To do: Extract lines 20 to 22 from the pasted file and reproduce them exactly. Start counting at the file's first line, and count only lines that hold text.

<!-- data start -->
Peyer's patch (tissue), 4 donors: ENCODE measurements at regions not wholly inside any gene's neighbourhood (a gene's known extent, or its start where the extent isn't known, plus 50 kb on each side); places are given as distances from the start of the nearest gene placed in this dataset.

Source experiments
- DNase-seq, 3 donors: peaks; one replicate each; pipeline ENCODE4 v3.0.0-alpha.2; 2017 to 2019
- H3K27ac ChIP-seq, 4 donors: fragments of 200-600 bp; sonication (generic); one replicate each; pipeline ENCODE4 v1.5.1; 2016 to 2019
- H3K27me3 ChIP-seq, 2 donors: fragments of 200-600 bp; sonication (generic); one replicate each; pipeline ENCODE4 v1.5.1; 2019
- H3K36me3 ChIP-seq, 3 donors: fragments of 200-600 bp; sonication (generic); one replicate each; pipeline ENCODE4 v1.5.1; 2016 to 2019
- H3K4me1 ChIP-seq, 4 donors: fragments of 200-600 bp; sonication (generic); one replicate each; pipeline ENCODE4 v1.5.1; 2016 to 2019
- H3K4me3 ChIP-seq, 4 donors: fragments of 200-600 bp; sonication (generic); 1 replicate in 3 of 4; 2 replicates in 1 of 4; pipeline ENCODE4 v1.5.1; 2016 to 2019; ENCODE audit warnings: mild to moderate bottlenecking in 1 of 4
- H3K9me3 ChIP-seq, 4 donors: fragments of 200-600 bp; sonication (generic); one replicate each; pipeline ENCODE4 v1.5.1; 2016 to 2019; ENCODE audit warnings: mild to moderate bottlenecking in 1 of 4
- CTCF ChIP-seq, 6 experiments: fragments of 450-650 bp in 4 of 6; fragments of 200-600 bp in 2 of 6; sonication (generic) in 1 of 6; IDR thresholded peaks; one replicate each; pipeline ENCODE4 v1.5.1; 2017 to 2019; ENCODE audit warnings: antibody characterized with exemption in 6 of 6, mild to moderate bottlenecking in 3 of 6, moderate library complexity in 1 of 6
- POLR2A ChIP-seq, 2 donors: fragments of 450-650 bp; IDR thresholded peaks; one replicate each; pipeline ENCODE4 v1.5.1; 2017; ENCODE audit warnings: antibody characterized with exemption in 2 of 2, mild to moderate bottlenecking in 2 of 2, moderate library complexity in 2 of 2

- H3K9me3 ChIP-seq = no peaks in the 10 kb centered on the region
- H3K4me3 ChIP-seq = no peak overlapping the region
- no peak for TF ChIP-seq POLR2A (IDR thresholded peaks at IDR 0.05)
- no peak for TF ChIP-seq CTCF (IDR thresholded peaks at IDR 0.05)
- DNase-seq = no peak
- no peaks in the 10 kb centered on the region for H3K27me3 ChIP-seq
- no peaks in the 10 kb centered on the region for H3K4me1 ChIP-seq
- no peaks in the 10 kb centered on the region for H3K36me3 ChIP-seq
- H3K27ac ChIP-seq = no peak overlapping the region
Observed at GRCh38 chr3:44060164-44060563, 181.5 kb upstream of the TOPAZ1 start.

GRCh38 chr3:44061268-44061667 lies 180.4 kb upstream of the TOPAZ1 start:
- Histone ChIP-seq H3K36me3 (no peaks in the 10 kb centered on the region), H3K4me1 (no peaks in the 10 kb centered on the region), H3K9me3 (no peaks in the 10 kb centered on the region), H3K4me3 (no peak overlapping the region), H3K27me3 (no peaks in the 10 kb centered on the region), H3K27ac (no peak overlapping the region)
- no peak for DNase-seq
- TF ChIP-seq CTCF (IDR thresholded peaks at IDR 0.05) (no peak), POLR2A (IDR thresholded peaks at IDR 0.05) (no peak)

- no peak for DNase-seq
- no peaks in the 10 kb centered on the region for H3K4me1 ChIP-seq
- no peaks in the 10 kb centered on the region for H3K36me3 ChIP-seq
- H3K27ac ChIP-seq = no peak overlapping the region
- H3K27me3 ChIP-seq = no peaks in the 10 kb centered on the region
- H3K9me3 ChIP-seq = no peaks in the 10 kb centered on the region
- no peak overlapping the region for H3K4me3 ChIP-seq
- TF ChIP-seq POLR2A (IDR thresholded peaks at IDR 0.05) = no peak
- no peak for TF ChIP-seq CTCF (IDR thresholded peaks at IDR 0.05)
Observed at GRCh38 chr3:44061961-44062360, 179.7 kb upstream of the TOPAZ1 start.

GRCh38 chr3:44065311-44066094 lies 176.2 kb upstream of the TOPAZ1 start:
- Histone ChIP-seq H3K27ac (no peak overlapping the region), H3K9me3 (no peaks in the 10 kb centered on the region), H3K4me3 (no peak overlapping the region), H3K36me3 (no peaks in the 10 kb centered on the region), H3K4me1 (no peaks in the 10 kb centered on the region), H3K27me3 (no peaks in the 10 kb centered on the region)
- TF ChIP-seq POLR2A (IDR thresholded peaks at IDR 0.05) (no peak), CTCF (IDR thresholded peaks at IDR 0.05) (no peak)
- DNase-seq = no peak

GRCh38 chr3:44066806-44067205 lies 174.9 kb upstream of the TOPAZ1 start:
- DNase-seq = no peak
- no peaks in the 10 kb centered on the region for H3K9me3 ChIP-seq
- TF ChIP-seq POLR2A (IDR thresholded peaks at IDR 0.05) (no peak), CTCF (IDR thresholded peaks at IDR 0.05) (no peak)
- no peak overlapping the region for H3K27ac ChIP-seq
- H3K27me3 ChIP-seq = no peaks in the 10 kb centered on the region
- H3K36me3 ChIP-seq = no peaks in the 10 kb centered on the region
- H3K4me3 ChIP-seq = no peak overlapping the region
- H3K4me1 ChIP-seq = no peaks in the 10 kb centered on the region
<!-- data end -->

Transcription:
- H3K27ac ChIP-seq = no peak overlapping the region
Observed at GRCh38 chr3:44060164-44060563, 181.5 kb upstream of the TOPAZ1 start.

GRCh38 chr3:44061268-44061667 lies 180.4 kb upstream of the TOPAZ1 start: